The Pulse: April 25, 2022

Here's what you need to know about Edmonton today.

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  • 19°C: Mainly sunny. Wind southeast 20 km/h gusting to 40. High 19. UV index 4 or moderate. (forecast)
  • 54.5%: More than half of all COVID-19 public health order violations in Alberta were withdrawn, CTV News reports. (details)
  • 2-5: The Oilers (46-27-6) lost to the Columbus Blue Jackets (36-36-7) on Sunday afternoon. (details)

Anne Stevenson at a podium

Police accountability should take place in public, councillor says

By Mack Male

More discussions about police accountability should take place in public, says Coun. Anne Stevenson, one of two city councillors serving on the Edmonton Police Commission.

Stevenson told Episode 175 of Speaking Municipally, Taproot's civic affairs podcast, that when she started her term as a police commissioner she was surprised at how quiet the public meetings were. "I wasn't hearing a lot of questions," she said. She soon learned that the way information is shared — first with private committees of the commission, then later at public meetings — means that there aren't many questions left when an item finally comes before the public.

"I see the accountability, I see the questions that come up. I think they're good questions, they're the right questions to be asking. But again, the public doesn't get to see any of that," Stevenson said. "In my mind it's a real shame that that's not happening in public."

"I think that the absence of seeing the act of accountability can work to undermine the confidence that people have in that."

Stevenson also suggested that increasing the number of Edmonton Police Commission staff might strengthen the commission's ability to provide oversight. Having more staff would allow for dedicated resources to review reports, provide feedback, and draft recommendations, she explained.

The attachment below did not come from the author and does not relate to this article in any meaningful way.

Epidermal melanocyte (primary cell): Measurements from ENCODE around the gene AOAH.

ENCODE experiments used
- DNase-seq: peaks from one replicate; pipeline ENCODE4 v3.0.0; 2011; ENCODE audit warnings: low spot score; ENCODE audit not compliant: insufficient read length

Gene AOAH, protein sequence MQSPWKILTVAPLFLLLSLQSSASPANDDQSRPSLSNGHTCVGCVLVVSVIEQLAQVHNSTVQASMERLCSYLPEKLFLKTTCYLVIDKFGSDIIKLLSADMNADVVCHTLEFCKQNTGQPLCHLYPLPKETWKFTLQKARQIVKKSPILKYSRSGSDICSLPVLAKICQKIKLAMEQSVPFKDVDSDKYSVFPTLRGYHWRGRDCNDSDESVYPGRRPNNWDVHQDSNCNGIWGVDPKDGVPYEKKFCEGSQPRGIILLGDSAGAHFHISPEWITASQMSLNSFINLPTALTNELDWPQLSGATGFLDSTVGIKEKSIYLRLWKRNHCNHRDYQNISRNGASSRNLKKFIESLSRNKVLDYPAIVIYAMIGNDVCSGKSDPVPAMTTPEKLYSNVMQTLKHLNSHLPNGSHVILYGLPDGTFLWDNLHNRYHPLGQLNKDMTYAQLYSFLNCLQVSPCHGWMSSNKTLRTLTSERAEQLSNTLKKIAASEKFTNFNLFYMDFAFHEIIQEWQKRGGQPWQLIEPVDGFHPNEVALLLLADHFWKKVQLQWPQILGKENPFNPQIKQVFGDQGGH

"So instead of the (Edmonton Police Service) providing recommendations to commissioners, it would be the commission staff providing those recommendations," Stevenson said.

No discussions about increasing the number of commission employees have taken place yet, but Stevenson said she thinks there's appetite for the idea. "It's a conversation I'm keen to have," she said. "I think that's something we can move toward."

According to its latest financial report, the commission has an annual budget of about $1.4 million, 56% of which is spent on personnel costs.

A third idea from Stevenson to "rethink" the commission is to consider making city council members non-voting. "It is very complicated to govern two separate organizations which have such a close relationship with each other," she said.

In March, city council approved amendments to the Edmonton Police Commission Bylaw to allow for one additional public member, expanding the maximum size of the commission to 12 members. Currently, two of the commissioners may be city councillors or employees of the city, but they serve as full members.

"I think it's worth exploring...having non-voting members of council on the commission, I think there's real value in that."

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By Mack Male

  • Edmonton's homeless population has doubled since the COVID-19 pandemic began while calls to 311 about encampments increased from 790 in 2016 to more than 6,200 last year. "There's approximately 2,800 people in our city with no permanent home, and we estimate that approximately 700 to 800 of those folks are sleeping outside on any given night," said Christel Kjenner, director of affordable housing and homelessness at the City of Edmonton. Administration recommends against both creating a city-sanctioned homeless encampment and allowing encampments that pop up this summer to stay, Postmedia reports.